The path never seemed too far from a road or village, and off in the distance the giant ridge of the Hog’s Back came into view; the traffic on the A31 that goes over it, occasionally visible. The hamlet of Seale offered other delights in the form of a tree trunk where some of the bark had obviously pealed off in a large strip years before. The result was a tree that looked like it had a tall, narrow door in it and someone had gone to the effort of affixing a house number and a tiny door nob. A sign proclaimed that it was “The Tree House” and miniature bottles sat on the doorstep waiting collection from some pint sized milkman.

Tree House

The woodland walking continued for a bit longer; large and tall trees on each side of the path, many attached with signs proclaiming “PRIVATE. KEEP OUT.” Ah, the friendliness of some landowners. Some of the signs told me that it was a nature reserve which perhaps made more sense, but there were certainly friendlier ways to cover it.

A rutted byway led into the village of Puttenham where I knew there to be a decent pub. Lunch at the Good Intent it was and I promptly ordered a Stilton and Ham ploughmans which arrived with so much cheese and good quality ham that it was a marvel they made any money off it. On a nearby table sat a family, a man complaining to his father-in-law about the stresses of his £100,000 a year job and how he was currently talking to another company who wanted to know why he was willing to ditch his role for one that paid 60% less.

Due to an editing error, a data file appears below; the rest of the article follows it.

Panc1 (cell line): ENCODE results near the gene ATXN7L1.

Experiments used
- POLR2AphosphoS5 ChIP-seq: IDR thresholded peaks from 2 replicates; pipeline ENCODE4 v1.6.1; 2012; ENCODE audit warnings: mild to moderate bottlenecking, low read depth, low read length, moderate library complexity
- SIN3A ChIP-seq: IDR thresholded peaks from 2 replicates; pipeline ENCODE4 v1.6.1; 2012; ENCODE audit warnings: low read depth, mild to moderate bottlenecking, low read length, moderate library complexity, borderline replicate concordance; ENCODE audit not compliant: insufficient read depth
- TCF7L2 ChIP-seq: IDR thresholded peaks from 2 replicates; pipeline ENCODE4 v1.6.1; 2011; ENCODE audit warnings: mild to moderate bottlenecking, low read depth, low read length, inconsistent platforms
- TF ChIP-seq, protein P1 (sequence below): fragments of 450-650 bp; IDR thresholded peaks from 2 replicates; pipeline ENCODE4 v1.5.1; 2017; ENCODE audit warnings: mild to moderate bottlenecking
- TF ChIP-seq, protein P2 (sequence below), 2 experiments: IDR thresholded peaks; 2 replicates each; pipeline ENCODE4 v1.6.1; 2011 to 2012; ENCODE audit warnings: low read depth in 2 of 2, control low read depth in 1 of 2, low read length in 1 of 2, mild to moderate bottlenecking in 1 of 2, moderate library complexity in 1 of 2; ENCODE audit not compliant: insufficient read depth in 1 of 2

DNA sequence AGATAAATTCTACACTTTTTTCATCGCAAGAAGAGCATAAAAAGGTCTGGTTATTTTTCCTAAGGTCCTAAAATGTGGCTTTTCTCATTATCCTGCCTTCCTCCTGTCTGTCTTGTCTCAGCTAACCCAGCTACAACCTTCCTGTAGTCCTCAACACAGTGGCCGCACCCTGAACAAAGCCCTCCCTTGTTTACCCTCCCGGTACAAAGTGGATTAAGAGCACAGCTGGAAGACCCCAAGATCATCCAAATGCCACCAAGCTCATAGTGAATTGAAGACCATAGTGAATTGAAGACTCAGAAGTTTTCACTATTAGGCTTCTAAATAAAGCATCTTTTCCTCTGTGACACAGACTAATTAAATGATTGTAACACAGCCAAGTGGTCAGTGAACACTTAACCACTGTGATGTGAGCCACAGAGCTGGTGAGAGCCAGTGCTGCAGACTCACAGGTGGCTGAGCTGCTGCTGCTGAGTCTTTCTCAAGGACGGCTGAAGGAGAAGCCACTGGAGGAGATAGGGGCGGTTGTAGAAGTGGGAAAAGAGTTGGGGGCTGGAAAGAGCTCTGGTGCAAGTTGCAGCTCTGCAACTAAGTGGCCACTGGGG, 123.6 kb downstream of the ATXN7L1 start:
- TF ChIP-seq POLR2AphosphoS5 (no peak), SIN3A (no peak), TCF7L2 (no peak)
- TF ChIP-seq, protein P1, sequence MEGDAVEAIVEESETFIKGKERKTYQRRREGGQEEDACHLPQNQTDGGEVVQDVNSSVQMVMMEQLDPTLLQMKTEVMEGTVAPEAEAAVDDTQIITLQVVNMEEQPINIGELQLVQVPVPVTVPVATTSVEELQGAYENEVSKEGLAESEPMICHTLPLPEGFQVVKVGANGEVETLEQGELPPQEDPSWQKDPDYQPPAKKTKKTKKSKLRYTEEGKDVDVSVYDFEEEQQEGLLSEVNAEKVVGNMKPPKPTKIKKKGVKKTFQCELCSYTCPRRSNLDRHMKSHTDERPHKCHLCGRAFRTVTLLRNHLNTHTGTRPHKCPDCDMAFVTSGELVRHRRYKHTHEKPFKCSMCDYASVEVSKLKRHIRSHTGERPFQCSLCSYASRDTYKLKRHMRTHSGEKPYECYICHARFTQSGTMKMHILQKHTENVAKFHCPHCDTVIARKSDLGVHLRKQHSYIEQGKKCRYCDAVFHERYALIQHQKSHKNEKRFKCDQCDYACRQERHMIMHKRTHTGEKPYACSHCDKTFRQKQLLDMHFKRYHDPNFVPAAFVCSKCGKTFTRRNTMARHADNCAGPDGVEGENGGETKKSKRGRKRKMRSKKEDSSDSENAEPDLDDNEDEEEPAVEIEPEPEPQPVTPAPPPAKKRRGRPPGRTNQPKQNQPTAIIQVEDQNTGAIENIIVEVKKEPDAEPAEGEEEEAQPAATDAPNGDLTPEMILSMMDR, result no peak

Ah the joys of rural pubs in the South East of England, I mused. Had I been in the North it would have probably been some sheep farmer complaining about fleece prices, but out here in the reach of London, well the village pub was just a different world. I contemplated joining in, telling them about the joys of trying to live on £70 a week in Job Seekers Allowance, but instead, finished my pint and prepared to head on my way.

Tenth Tee

My first day of walking wasn’t to be a particularly long one, coming in at just ten miles and with two thirds of that done already by the time I’d arrived at the pub, the afternoon was never likely to be particularly taxing.